Helping You Protect Your Money. Helping You Protect Your Future.
According to a recent publication by SHRM, there were several recent employee surveys conducted which show that retirement confidence is down, with fewer workplace savers seeing themselves on track to retire when they had originally planned.
In fact, workers' outlooks on retiring have seen a reversal from the last few years where confidence remained steady and even increased.
Most workplace savers now say they're unsure about the economic outlook, given an inflation rate that rose 9.1 percent year over year in June. Adding to their uncertainty was a steep decline in stock market values this year, with the benchmark S&P 500 index plummeting nearly 20 percent from January through May before improving a bit to notch right at 18 percent in 2022 as of the end of July.
Declining Retirement Confidence
Overall, 63 percent of savers feel they are on track for retirement, down from 68 percent a year ago, according to BlackRock's seventh annual Read on Retirement survey, conducted between March 25-April 30, 2022.
Inflation is the main driver for the decline in confidence among more than 1,308 respondents who participate in their employer's 401(k) or 403(b) plans, with 87 percent of workplace savers reporting that they're concerned about inflation affecting their retirement.
It was also found in this survey, that older workers may have a more realistic view of retirement expectations. Nearly half of Baby Boomers said they'll need to save between $1 million and $3 million for a comfortable retirement, at least four times the amount that those from Generation Z anticipate needing.
Meanwhile, almost half of those who planned to retire in 2022 are reconsidering or have put that plan on hold, according to a June survey of 1,000 U.S. consumers by software-maker Quicken Inc. And, workers ages 58 to 74 who were not planning on retiring in 2022 are now considering delaying retirement even further.
Among those who are considering delaying retirement, or "unretiring" and returning to the labor force, the changing economic climate is top of mind. Respondents cited the following factors as reasons they will need to continue working:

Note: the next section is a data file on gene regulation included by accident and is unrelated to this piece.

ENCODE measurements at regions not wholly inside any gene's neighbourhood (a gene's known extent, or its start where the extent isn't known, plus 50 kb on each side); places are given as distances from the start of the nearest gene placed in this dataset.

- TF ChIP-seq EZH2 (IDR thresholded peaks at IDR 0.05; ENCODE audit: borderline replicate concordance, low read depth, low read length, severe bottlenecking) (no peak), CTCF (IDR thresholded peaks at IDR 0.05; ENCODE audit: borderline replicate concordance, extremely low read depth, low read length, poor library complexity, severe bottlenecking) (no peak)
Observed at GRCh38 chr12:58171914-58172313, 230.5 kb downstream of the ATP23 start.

1. Inflation pushing up costs (cited by 65 percent).
2. The decline in the stock market (45 percent).
3. Increased interest rates (30 percent).
Even before this year's economic challenges, however, retirement ages had been rising. In 2021, the average retirement age for men in the U.S. was 64.7, roughly three years later than in the mid-1980s and early 1990s, according to a July report by the Center for Retirement Research at Boston College. The retirement age for women in 2021 rose to 62.1, up dramatically from 55 in the 1960s.
Major drivers for delaying retirement in recent decades, the researchers noted, include the shift from guaranteed defined benefit pensions to defined contribution 401(k)s and the decline of retiree health insurance, as well as extended life spans and the desire to remain active and engaged.
Protecting Your Retirement Savings
At Summerlin Benefits Consulting we know that today’s more mature employees want help with saving for retirement and it’s important that employers provide resources and tools to help these employees make informed decisions about their long-term savings.
For example, employees in their mid to late 50’s should be allowed to do an In Service Transfer from their 401k to a safe external environment, like a Fixed Index Annuity. This will allow the employee to protect the savings they have built over the years, so that they won’t experience the impact of major losses right before reaching retirement age, which could cause them to have to work longer than anticipated.
More mature investors, even when still employed, should shift their retirement savings focus to Safety 1st. Protecting the money you already have and getting a reasonable rate of return over time without any more losses will help you be better prepared by the time you do retire.